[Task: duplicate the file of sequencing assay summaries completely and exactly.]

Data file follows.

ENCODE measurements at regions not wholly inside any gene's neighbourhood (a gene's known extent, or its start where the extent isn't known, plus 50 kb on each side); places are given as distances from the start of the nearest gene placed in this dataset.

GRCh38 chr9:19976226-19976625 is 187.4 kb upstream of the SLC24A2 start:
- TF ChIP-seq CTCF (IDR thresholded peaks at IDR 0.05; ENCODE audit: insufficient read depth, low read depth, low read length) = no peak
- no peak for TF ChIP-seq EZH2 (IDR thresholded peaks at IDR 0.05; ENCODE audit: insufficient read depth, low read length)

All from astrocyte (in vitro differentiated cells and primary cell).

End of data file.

ENCODE measurements at regions not wholly inside any gene's neighbourhood (a gene's known extent, or its start where the extent isn't known, plus 50 kb on each side); places are given as distances from the start of the nearest gene placed in this dataset.

GRCh38 chr9:19976226-19976625 is 187.4 kb upstream of the SLC24A2 start:
- TF ChIP-seq CTCF (IDR thresholded peaks at IDR 0.05; ENCODE audit: insufficient read depth, low read depth, low read length) = no peak
- no peak for TF ChIP-seq EZH2 (IDR thresholded peaks at IDR 0.05; ENCODE audit: insufficient read depth, low read length)

All from astrocyte (in vitro differentiated cells and primary cell).